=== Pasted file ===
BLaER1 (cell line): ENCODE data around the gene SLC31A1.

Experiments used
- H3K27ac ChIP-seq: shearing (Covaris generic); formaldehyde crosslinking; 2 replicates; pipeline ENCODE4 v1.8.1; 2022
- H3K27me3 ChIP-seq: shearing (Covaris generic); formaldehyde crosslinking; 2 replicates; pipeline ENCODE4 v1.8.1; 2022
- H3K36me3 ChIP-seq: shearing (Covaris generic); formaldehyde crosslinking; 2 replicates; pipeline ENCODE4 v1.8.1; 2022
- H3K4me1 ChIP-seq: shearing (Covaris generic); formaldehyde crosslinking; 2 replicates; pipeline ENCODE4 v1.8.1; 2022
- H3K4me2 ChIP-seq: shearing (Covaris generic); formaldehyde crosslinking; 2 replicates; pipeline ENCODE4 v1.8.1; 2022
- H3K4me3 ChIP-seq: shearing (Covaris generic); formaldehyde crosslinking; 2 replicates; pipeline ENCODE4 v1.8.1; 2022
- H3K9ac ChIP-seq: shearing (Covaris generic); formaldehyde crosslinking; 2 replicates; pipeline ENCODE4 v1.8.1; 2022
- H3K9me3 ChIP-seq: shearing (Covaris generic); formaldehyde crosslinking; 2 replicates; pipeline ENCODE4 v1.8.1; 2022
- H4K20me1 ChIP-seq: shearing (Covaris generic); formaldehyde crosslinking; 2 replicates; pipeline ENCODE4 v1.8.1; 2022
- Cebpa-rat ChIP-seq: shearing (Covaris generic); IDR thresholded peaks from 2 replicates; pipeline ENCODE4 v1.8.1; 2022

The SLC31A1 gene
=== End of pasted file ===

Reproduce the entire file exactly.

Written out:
BLaER1 (cell line): ENCODE data around the gene SLC31A1.

Experiments used
- H3K27ac ChIP-seq: shearing (Covaris generic); formaldehyde crosslinking; 2 replicates; pipeline ENCODE4 v1.8.1; 2022
- H3K27me3 ChIP-seq: shearing (Covaris generic); formaldehyde crosslinking; 2 replicates; pipeline ENCODE4 v1.8.1; 2022
- H3K36me3 ChIP-seq: shearing (Covaris generic); formaldehyde crosslinking; 2 replicates; pipeline ENCODE4 v1.8.1; 2022
- H3K4me1 ChIP-seq: shearing (Covaris generic); formaldehyde crosslinking; 2 replicates; pipeline ENCODE4 v1.8.1; 2022
- H3K4me2 ChIP-seq: shearing (Covaris generic); formaldehyde crosslinking; 2 replicates; pipeline ENCODE4 v1.8.1; 2022
- H3K4me3 ChIP-seq: shearing (Covaris generic); formaldehyde crosslinking; 2 replicates; pipeline ENCODE4 v1.8.1; 2022
- H3K9ac ChIP-seq: shearing (Covaris generic); formaldehyde crosslinking; 2 replicates; pipeline ENCODE4 v1.8.1; 2022
- H3K9me3 ChIP-seq: shearing (Covaris generic); formaldehyde crosslinking; 2 replicates; pipeline ENCODE4 v1.8.1; 2022
- H4K20me1 ChIP-seq: shearing (Covaris generic); formaldehyde crosslinking; 2 replicates; pipeline ENCODE4 v1.8.1; 2022
- Cebpa-rat ChIP-seq: shearing (Covaris generic); IDR thresholded peaks from 2 replicates; pipeline ENCODE4 v1.8.1; 2022

The SLC31A1 gene